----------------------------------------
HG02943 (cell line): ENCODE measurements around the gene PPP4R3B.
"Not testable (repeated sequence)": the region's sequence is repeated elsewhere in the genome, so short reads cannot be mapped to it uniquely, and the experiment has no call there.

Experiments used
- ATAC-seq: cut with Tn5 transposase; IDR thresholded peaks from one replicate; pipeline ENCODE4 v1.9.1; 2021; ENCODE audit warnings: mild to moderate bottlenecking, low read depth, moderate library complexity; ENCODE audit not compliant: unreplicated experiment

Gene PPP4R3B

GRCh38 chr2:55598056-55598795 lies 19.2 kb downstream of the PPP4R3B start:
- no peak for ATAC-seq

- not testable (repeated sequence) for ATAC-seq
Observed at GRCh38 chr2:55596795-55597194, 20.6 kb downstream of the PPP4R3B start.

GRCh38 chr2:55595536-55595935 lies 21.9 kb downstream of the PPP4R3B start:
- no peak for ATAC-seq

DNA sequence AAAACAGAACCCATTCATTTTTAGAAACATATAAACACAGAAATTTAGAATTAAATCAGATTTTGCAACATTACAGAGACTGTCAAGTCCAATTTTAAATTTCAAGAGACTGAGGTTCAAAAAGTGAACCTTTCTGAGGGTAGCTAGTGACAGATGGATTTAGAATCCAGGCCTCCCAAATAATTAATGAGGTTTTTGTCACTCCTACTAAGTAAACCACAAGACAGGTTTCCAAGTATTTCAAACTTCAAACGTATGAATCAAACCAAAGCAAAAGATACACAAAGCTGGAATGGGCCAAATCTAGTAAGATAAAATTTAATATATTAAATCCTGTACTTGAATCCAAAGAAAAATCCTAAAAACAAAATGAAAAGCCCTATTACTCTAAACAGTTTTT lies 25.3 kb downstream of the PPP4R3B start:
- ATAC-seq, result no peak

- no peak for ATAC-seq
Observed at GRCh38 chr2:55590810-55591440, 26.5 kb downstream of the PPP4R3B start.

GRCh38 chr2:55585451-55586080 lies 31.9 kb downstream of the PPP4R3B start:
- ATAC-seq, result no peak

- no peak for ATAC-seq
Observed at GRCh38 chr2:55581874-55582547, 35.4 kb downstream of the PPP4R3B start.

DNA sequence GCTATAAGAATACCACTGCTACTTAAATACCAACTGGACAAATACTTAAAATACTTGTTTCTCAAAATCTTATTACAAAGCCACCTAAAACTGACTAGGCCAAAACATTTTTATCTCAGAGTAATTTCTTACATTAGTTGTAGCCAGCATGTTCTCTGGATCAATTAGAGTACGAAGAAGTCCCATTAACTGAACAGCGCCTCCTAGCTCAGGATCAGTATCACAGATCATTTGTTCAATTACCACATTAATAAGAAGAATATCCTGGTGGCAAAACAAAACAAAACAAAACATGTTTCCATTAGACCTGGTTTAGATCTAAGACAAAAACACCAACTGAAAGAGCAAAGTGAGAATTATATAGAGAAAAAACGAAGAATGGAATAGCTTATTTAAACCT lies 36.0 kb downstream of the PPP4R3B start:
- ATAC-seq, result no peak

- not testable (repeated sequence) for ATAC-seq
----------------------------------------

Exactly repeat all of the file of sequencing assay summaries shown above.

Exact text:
HG02943 (cell line): ENCODE measurements around the gene PPP4R3B.
"Not testable (repeated sequence)": the region's sequence is repeated elsewhere in the genome, so short reads cannot be mapped to it uniquely, and the experiment has no call there.

Experiments used
- ATAC-seq: cut with Tn5 transposase; IDR thresholded peaks from one replicate; pipeline ENCODE4 v1.9.1; 2021; ENCODE audit warnings: mild to moderate bottlenecking, low read depth, moderate library complexity; ENCODE audit not compliant: unreplicated experiment

Gene PPP4R3B

GRCh38 chr2:55598056-55598795 lies 19.2 kb downstream of the PPP4R3B start:
- no peak for ATAC-seq

- not testable (repeated sequence) for ATAC-seq
Observed at GRCh38 chr2:55596795-55597194, 20.6 kb downstream of the PPP4R3B start.

GRCh38 chr2:55595536-55595935 lies 21.9 kb downstream of the PPP4R3B start:
- no peak for ATAC-seq

DNA sequence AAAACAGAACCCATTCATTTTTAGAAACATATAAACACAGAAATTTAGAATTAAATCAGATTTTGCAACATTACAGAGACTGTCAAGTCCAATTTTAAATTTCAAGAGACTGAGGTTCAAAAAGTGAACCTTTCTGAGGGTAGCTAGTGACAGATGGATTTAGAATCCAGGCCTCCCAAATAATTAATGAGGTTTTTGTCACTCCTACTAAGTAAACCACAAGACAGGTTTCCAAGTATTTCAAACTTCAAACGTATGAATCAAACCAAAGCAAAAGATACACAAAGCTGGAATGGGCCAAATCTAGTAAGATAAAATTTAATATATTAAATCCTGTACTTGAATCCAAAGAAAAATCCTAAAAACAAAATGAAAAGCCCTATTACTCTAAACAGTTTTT lies 25.3 kb downstream of the PPP4R3B start:
- ATAC-seq, result no peak

- no peak for ATAC-seq
Observed at GRCh38 chr2:55590810-55591440, 26.5 kb downstream of the PPP4R3B start.

GRCh38 chr2:55585451-55586080 lies 31.9 kb downstream of the PPP4R3B start:
- ATAC-seq, result no peak

- no peak for ATAC-seq
Observed at GRCh38 chr2:55581874-55582547, 35.4 kb downstream of the PPP4R3B start.

DNA sequence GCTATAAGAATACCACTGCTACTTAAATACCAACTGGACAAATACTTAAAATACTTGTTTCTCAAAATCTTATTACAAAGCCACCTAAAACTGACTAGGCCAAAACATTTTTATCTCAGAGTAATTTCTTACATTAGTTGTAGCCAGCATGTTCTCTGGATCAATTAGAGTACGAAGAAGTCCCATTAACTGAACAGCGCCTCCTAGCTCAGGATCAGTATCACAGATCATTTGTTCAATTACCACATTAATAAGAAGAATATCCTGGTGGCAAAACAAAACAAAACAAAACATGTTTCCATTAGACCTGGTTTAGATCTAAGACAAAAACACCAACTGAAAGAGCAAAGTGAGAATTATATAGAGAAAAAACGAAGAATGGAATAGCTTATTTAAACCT lies 36.0 kb downstream of the PPP4R3B start:
- ATAC-seq, result no peak

- not testable (repeated sequence) for ATAC-seq